Jacquelyn Litt ’80, an award-winning sociologist and the founding chair of women’s and gender studies at the University of Missouri, has been appointed the new dean of Douglass Residential College and the Douglass Campus at Rutgers University. Litt begins her term as Douglass dean on Sept. 1.
Douglass Residential College is a community of students who elect to participate in a women’s leadership curriculum. Douglass features residences for women who share similar interests, an externship program, mentoring, leadership training, scholarships and a three-credit course in “Knowledge and Power: Issues in Women’s Leadership.”
“Jacquelyn Litt’s research, experience and commitment to women achieving justice in education and the workplace will serve her well at Douglass. I know she will bring the leadership and sustaining vision necessary to supporting and enhancing women’s education at Rutgers in the 21st century,” said Rutgers President Richard L. McCormick.
Litt’s background includes scholarship, teaching and administration in women’s issues.
As the principal investigator for the National Science Foundation ADVANCE grant administered at Missouri, Litt is responsible for establishing practices to promote gender equity in science, technology, engineering and mathematics, as well as providing support for women in senior faculty positions in the same fields.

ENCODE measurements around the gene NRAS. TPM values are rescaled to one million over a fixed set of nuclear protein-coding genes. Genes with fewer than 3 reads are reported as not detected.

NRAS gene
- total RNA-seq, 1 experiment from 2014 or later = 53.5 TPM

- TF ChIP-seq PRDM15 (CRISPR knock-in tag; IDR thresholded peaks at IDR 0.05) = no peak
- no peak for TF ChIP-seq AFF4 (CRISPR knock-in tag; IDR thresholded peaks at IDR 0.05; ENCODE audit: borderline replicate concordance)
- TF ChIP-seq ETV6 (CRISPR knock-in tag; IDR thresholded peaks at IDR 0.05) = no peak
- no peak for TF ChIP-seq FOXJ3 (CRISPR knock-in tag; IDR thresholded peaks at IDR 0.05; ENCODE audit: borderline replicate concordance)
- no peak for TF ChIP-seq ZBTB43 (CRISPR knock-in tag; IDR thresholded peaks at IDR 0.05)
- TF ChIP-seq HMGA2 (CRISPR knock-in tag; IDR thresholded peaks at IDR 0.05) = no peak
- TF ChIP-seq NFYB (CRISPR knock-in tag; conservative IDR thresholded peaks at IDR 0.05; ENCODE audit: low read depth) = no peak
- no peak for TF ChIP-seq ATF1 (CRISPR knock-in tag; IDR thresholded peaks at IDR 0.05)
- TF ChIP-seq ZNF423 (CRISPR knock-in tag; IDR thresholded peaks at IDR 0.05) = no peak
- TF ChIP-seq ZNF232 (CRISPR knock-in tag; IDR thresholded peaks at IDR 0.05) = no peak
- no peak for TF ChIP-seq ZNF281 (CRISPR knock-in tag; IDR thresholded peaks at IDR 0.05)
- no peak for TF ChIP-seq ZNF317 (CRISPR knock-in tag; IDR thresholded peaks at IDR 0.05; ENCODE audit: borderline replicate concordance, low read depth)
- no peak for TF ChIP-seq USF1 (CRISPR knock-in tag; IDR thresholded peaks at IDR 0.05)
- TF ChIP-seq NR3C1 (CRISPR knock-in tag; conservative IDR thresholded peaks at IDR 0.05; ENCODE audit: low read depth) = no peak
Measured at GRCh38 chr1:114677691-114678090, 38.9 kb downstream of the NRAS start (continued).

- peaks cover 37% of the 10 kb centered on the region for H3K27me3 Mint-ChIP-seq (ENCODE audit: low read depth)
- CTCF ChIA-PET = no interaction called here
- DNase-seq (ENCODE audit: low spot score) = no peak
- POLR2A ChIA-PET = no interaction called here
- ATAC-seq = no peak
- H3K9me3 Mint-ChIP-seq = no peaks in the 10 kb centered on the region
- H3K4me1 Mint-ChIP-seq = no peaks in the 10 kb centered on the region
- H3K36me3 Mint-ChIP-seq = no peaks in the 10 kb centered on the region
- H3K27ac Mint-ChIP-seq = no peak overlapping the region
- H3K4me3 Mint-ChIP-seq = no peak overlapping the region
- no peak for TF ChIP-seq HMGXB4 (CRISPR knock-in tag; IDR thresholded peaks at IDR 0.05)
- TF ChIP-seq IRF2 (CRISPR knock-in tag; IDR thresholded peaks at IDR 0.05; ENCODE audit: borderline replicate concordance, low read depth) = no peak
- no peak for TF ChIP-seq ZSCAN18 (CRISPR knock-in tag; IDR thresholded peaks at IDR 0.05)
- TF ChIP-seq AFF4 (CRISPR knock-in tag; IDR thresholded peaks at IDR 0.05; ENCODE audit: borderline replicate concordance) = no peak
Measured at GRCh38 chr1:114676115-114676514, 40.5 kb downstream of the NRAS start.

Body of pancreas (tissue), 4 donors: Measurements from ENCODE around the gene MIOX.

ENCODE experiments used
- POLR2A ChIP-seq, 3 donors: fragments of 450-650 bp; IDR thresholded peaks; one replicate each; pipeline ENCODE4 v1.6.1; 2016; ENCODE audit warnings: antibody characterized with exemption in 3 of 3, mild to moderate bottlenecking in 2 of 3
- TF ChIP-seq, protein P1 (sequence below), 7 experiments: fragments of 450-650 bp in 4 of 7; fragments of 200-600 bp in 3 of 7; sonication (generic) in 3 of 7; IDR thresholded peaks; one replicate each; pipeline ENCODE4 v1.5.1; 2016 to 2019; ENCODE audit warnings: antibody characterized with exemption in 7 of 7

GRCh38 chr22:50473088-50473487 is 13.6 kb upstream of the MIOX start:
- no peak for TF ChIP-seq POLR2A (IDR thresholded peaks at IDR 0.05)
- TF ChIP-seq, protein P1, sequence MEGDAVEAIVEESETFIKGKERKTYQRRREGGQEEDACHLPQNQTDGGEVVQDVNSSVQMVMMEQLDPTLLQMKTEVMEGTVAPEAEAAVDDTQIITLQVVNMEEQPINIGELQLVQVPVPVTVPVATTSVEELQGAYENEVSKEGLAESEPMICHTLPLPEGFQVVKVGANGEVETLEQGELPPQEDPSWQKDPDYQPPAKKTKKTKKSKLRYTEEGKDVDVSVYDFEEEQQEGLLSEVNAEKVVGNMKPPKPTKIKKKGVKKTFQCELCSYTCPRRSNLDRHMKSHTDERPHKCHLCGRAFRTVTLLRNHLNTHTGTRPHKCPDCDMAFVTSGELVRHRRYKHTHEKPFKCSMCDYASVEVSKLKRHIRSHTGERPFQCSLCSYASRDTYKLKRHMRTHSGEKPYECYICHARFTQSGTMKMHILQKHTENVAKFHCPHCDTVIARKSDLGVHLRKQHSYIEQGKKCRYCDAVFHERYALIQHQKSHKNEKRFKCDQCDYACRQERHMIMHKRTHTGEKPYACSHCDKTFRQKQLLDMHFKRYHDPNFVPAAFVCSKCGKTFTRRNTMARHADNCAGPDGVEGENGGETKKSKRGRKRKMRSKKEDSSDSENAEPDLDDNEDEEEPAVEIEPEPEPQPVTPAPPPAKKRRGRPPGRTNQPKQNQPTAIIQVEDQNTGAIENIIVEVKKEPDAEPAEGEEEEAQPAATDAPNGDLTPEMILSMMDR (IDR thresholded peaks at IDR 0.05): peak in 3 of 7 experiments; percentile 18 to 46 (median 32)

Litt earned a B.A. in sociology with honors from William Smith College and went on to earn her master’s and doctoral degrees in sociology from the University of Pennsylvania. She also directed women’s studies programs at Iowa State University and Allegheny College.
At Iowa State, Litt earned the “Distinguished Faculty Award” from the American Association of University Women-Iowa Chapter for her distinguished contribution toward gender equity in education.
The American Sociological Association awarded Litt the “Outstanding Achievement in Scholarship” award on race, class and gender for her book “Medicalized Motherhood: Perspectives from the Lives of African-American and Jewish Women.” She also is the co-author of “Global Dimensions of Gender and Carework.”
Litt’s research on African-American women’s networks after Hurricane Katrina led to her receiving a grant from the Social Science Research Council to study the displacement of families due to the hurricane.
“I am tremendously honored to join the talented leadership team at Douglass Residential College, which has already established national prominence in the education of women,” Litt said. “Douglass students enjoy cutting-edge programs that enhance their professional and intellectual development, all within the context of one of the greatest universities in the world. I look forward to becoming a part of such an exciting and empowering environment for undergraduate women students.”